Merry-Joseph Blondel

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Merry-Joseph Blondel
Born Merry-Joseph Blondel
(1781-07-25)25 July 1781
Paris, France
Died 12 June 1853(1853-06-12) (aged 71)
Paris, France
Nationality French
Known for Painting
Movement Neo-Classical

Merry-Joseph Blondel (25 July 1781 – 12 June 1853) was a French Neoclassical painter.

After an initial apprenticeship as a painter with the porcelain manufacturer Dihl et Guerhard, he studied painting in the studio of Baron Jean-Baptiste Regnault. He won the prestigious Prix de Rome in 1803 for his painting of Aeneas Carrying His Father Anchises, but didn’t take his place at the Villa Médicis in Rome until 1809, due to the suspension of scholarships. [1] He remained in Rome from 1809 to 1812. At the salon of 1817, he was awarded a gold medal for his painting The Death of Louis XII. Thereafter, his career was dominated by significant public commissions for paintings and murals to decorate important buildings and Royal palaces, including the Palace of Fontainebleau, the Palace of Versailles, the Louvre Museum, the Brongniart Palace and the Luxembourg Palace.

In 1832 he was elected a member of the Académie des Beaux-Arts in Paris, after which he was also nominated professor at the École nationale supérieure des Beaux-Arts.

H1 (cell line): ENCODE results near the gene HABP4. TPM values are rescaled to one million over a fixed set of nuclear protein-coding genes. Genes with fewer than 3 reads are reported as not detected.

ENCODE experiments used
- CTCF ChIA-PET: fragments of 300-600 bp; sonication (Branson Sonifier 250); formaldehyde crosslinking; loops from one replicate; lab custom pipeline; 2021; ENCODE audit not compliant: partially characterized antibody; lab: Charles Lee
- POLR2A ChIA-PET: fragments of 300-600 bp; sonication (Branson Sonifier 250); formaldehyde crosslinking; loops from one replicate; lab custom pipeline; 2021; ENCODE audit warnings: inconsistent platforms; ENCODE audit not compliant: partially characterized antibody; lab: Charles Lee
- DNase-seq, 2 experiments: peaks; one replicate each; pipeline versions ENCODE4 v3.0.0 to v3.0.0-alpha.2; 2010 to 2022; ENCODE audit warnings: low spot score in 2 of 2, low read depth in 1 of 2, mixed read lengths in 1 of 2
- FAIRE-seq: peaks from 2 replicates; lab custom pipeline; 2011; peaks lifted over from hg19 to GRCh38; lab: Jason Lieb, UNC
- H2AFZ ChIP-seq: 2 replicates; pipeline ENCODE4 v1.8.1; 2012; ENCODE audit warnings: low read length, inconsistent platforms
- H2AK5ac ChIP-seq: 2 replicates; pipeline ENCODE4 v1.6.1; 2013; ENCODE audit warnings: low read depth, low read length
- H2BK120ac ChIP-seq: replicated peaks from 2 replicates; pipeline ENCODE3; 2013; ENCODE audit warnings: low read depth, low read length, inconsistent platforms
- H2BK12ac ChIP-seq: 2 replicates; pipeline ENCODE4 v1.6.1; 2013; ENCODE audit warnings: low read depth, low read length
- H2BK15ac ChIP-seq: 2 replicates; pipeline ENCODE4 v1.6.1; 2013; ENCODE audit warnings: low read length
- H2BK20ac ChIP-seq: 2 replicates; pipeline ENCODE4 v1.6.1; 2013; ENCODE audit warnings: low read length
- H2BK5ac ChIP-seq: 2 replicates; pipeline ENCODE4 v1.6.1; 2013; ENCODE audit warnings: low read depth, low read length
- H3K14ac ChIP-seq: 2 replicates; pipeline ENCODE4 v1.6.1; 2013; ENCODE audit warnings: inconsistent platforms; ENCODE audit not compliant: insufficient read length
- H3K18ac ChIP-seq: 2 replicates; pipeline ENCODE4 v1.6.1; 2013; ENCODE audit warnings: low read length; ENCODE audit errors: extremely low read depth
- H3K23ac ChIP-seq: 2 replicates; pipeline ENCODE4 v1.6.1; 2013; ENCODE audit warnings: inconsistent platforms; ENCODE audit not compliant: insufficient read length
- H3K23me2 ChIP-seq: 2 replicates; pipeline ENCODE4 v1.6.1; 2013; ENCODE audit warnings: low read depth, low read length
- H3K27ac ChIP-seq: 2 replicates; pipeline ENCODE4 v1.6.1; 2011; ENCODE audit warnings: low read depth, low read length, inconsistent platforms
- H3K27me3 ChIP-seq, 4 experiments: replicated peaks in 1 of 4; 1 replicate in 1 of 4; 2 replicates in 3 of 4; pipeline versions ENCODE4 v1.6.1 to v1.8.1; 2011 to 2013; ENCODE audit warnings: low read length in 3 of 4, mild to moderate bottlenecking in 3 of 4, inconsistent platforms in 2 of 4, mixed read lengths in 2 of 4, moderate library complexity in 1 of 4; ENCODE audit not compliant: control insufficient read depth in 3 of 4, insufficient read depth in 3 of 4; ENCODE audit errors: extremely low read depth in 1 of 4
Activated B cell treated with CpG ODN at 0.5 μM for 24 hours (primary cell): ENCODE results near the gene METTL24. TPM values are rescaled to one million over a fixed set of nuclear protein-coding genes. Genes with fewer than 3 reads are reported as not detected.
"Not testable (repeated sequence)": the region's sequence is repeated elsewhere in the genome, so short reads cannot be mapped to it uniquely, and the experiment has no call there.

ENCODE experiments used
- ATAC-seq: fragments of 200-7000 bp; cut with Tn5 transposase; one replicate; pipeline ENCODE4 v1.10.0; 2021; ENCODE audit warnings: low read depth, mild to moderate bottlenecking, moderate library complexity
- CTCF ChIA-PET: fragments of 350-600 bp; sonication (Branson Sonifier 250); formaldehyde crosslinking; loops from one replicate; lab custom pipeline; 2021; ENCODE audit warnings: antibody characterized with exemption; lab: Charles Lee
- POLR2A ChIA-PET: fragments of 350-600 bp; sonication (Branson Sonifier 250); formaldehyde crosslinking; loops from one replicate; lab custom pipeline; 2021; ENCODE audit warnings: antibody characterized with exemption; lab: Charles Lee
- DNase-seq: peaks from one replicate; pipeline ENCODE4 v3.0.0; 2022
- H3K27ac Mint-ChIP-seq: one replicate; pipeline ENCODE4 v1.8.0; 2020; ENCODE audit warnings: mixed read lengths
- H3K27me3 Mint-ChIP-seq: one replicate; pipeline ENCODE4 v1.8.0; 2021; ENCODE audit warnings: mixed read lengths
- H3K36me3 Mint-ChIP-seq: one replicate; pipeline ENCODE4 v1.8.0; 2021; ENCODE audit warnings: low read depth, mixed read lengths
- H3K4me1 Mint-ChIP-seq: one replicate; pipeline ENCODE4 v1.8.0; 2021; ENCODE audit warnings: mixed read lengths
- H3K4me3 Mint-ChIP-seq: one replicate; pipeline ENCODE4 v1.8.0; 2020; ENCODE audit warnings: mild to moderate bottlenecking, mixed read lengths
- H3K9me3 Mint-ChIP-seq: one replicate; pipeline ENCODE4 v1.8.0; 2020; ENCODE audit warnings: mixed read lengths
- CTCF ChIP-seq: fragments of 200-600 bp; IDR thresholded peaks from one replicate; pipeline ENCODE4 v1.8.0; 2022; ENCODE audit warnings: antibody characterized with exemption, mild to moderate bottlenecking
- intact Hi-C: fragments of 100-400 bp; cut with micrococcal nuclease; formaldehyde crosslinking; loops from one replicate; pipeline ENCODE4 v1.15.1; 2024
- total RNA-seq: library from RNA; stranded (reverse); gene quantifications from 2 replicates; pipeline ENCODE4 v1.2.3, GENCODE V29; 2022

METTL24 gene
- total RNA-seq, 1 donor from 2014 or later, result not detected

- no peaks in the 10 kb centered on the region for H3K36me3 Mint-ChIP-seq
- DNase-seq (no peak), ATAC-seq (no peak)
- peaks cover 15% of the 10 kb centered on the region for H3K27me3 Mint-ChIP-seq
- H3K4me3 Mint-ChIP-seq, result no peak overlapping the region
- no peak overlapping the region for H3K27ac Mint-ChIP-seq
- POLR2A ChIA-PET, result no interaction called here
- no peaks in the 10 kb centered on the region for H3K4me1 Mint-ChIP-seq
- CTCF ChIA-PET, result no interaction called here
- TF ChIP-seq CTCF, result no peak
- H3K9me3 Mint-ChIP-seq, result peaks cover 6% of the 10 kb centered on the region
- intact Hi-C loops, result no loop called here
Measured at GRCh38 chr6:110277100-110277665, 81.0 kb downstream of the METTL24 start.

Merry-Joseph Blondel's 1814 painting La Circassienne au Bain became infamous during the early part of the 20th century for being the subject of the largest claim for financial compensation made against the White Star line, for a single item of luggage lost by a passenger on the RMS Titanic. The painting's owner, Lt. Mauritz Hakan Bjornstrom-Steffanson, a Swedish first class passenger, submitted a claim for $100,000 ($2.4 million equivalent in 2014) for the loss of Blondel's masterpiece.


  1. ^ Barnes, Joanna R., American Federation of Arts, French Oil Sketches and the Academic Tradition, pp. 125

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